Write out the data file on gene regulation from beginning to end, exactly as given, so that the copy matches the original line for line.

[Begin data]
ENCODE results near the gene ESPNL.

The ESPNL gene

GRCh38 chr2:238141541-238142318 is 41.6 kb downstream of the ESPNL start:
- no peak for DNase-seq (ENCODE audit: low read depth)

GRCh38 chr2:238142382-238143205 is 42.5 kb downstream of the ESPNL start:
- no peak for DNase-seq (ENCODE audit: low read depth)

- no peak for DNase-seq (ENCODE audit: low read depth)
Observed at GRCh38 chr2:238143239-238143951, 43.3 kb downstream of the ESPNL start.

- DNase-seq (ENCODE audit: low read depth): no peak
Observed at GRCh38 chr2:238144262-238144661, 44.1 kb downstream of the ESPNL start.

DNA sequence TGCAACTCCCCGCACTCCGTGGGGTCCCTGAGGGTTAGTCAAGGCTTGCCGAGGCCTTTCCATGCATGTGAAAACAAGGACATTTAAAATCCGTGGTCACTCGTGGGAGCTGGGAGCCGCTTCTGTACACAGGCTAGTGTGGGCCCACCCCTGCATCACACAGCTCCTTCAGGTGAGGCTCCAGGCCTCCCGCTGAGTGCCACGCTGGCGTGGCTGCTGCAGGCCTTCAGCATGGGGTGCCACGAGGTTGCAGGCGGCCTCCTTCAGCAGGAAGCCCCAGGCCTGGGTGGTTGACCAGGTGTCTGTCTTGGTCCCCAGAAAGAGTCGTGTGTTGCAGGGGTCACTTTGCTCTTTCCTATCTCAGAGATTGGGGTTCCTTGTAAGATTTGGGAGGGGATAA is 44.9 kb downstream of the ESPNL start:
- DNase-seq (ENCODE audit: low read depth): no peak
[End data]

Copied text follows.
ENCODE results near the gene ESPNL.

The ESPNL gene

GRCh38 chr2:238141541-238142318 is 41.6 kb downstream of the ESPNL start:
- no peak for DNase-seq (ENCODE audit: low read depth)

GRCh38 chr2:238142382-238143205 is 42.5 kb downstream of the ESPNL start:
- no peak for DNase-seq (ENCODE audit: low read depth)

- no peak for DNase-seq (ENCODE audit: low read depth)
Observed at GRCh38 chr2:238143239-238143951, 43.3 kb downstream of the ESPNL start.

- DNase-seq (ENCODE audit: low read depth): no peak
Observed at GRCh38 chr2:238144262-238144661, 44.1 kb downstream of the ESPNL start.

DNA sequence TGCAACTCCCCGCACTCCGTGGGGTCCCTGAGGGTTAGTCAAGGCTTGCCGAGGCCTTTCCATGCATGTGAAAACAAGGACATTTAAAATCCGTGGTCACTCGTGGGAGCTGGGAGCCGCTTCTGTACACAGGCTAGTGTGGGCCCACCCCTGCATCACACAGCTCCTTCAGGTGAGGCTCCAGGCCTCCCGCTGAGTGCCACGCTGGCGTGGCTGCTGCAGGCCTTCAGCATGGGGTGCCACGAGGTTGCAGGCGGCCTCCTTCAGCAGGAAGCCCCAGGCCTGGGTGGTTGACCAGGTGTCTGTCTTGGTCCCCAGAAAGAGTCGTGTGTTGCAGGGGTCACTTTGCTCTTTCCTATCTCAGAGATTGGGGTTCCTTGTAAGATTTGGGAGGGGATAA is 44.9 kb downstream of the ESPNL start:
- DNase-seq (ENCODE audit: low read depth): no peak